PFI: Firm denies blame for failed £20m police station bill talks
Dyfed-Powys Police have failed in a bid to cut an annual bill of £700,000 for a station that is closed to the public, the BBC has learned.
The Ammanford station is costing Dyfed-Powys Police nearly a fifth of its property management budget under a £20m private finance initiative (PFI) deal.
The firm which built it - T Richard Jones Betws (TRJ) - denies blame for the failure of talks to cut the bill.
The station is closed to the public as part of force-wide budget cutbacks.
End Quote Christopher Salmon Dyfed-Powys Crime Commissioner
What we've ended up with somehow is a state-of-the-art police station in the wrong place for the wrong price”
Opened in 2001, Ammanford police station was built under a PFI deal agreed between the then Dyfed-Powys Police Authority and local building firm TRJ.
Under the terms of the agreement, approved by the Home Office, TRJ used their own resources to build the station with the force agreeing to pay an annual fee to use the building and to pay for its maintenance.
The station cost TRJ around £2.7m to build, which they funded via a bank loan.
The agreement between Dyfed-Powys Police and TRJ sees the police force paying on average £700,000 a year for the building over 30 years.
The figure represents 18% of the force's estates budget, compared to 19% in rate payments and 23% on energy bills.
By the end of the 30-year deal, the station could end up costing Dyfed Powys Police an estimated £21.7m, depending on inflation.
DYFED-POWYS POLICE ESTATES BUDGET BREAKDOWN
- Energy: 23%
- Rates: 19%
- Ammanford station: 18%
- Cleaning/Refuse: 16%
- Maintenance: 11%
- Other: 13%
Source: Dyfed-Powys Police
The payments are made to a company related to TRJ called Dolef Cyfyngedig, which is run by the same directors.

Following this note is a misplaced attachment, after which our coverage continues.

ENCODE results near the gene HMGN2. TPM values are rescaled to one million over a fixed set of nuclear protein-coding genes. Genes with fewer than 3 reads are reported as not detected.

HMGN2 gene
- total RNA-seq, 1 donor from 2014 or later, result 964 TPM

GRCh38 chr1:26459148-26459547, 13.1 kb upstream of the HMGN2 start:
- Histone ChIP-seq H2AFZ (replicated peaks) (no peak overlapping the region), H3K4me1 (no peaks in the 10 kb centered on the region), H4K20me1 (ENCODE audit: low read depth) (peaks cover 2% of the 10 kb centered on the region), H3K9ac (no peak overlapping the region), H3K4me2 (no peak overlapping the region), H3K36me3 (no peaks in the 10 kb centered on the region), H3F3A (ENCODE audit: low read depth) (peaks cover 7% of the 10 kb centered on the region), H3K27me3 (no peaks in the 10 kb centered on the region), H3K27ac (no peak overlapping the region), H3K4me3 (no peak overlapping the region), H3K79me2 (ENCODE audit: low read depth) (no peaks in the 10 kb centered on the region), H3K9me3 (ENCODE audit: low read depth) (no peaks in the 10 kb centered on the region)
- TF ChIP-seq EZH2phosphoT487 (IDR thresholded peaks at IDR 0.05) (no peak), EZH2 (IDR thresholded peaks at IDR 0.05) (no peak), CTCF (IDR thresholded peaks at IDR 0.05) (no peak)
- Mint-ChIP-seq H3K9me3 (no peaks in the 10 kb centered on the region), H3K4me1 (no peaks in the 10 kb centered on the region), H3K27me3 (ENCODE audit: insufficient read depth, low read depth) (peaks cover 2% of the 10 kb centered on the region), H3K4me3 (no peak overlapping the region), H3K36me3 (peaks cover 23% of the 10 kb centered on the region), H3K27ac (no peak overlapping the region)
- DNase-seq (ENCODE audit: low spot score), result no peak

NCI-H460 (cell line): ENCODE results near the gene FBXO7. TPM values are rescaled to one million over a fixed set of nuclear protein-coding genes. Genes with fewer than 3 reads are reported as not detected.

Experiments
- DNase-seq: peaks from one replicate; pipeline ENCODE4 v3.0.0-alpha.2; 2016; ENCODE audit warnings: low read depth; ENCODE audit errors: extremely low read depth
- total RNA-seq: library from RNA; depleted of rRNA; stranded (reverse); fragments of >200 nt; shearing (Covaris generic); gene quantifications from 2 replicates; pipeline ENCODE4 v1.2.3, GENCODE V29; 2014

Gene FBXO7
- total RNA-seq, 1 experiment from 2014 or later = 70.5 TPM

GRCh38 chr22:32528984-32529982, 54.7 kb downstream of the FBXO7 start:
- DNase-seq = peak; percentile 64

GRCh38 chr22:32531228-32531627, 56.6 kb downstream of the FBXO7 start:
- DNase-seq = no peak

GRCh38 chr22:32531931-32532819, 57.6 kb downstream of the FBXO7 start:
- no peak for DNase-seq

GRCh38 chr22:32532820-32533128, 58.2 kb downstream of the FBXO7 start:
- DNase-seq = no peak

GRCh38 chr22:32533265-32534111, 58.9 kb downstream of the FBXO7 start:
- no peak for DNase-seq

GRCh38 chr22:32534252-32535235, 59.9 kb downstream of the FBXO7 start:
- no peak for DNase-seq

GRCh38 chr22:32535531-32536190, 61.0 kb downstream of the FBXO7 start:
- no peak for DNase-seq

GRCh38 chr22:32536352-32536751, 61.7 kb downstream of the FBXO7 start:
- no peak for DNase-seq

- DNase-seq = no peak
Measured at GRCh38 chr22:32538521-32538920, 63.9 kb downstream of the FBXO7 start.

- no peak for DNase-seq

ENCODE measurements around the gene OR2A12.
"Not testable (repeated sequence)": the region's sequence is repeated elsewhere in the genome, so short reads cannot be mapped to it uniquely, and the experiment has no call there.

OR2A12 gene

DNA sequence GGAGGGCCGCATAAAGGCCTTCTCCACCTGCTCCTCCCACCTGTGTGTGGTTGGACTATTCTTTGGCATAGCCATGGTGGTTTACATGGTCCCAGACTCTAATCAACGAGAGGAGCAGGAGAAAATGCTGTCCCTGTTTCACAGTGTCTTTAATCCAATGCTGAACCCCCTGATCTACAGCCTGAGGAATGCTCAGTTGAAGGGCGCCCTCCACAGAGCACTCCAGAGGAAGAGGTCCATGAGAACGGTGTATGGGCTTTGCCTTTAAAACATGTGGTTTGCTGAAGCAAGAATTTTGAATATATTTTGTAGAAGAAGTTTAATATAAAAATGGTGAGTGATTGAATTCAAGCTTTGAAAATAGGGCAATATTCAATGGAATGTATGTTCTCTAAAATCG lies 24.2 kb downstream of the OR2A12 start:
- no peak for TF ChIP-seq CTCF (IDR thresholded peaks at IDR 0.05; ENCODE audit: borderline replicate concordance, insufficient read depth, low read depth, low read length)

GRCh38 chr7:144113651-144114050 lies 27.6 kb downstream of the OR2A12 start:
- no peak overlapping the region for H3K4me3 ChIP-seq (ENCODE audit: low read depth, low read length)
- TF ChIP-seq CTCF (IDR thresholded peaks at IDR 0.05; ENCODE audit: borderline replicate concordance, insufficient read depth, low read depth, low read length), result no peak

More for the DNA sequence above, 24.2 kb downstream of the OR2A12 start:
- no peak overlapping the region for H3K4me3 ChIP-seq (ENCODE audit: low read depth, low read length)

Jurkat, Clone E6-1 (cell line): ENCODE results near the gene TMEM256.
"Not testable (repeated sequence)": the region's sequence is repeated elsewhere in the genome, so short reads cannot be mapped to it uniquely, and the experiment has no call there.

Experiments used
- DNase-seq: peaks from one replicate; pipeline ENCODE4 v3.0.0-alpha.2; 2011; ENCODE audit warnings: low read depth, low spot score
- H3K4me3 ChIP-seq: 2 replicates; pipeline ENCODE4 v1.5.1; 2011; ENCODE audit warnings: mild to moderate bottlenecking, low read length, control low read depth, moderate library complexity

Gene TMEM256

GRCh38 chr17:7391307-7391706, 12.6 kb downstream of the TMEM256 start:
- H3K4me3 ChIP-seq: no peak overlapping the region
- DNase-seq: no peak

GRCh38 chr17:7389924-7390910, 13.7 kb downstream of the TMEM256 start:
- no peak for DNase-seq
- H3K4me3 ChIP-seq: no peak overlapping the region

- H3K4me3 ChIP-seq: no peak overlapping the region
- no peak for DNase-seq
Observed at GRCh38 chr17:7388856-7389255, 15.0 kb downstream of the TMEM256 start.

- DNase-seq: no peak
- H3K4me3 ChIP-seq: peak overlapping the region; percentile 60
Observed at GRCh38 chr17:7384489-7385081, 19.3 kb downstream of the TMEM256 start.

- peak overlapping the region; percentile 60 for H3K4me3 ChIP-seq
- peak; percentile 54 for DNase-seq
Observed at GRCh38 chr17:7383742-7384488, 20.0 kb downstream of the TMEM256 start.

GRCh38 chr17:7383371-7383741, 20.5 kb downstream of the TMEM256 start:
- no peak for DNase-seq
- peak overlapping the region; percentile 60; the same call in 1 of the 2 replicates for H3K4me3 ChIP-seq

Despite the expense, Ammanford is one of several Dyfed-Powys police stations where the front desk has been closed to the public as a cost-saving measure.
Instead, the only public access to police station facilities in Ammanford is at a mobile van in a local car park for four hours on Tuesdays and Fridays.
"I know I've inherited it and I know it's very expensive and it takes up a lot of my estates budget," said Dyfed-Powys Police and Crime Commissioner, Christopher Salmon.
"I know that what we've ended up with somehow is a state-of-the-art police station in the wrong place for the wrong price.
"It's deeply disappointing and particularly frustrating when obviously the police service is facing tough financial times as many public services are, we have this contract that we appear to be tied into that does cost us a lot of money."
But an investigation by BBC Wales has discovered that representatives from Dyfed-Powys Police and the then police authority met on more than one occasion with representatives of TRJ last year to try and renegotiate the terms of the deal.
Those negotiations were unsuccessful.
Speaking publicly about the deal for the first time TRJ and Dolef director Owain Jones denied they were to blame for the failure of the talks.Fund 'obligations'
He also says that Dyfed-Powys Police set the terms of the contract.
"Because there is bank funding involved with the project it is not easy to renegotiate the deal," explained Mr Jones.
"We went back to the funders who have provided information that has been passed on to Dyfed-Powys with regards to the costs of their request for any renegotiation of their repayments.
STATION PFI COSTS 2012-17
- 2012-13: £675,000
- 2013-14: £683,000
- 2014-15: £691,000
- 2015-16: £699,000
- 2016-17: £707,000
- TOTAL by 2032: £21.7m
Source: Home Office
"We have a contractual obligation with Dyfed-Powys and we're always available to meet with them and answer any of their requests.
"It was Dyfed-Powys that set the contract and we had to employ advisors then on our side to agree the contract."
As the new commissioner, Mr Salmon said he would make sure that "no stone is unturned" to see if the issue can be addressed in the future.
Acting Chief Constable Jackie Roberts acknowledged that the Ammanford station is "too costly" and "does not provide the public with value for money".
"In recent years my predecessor, Mr Ian Arundale, met with the contractors in an effort to renegotiate the terms of the contract," confirmed Ms Roberts.
"However, this proved unsuccessful and currently there is no basis upon which we can seek to vary the terms of the contract in the absence of the agreement of the contractors."
A Home Office spokesman said: "The funding for this PFI was agreed under a previous administration following an application by Dyfed-Powys Police Authority."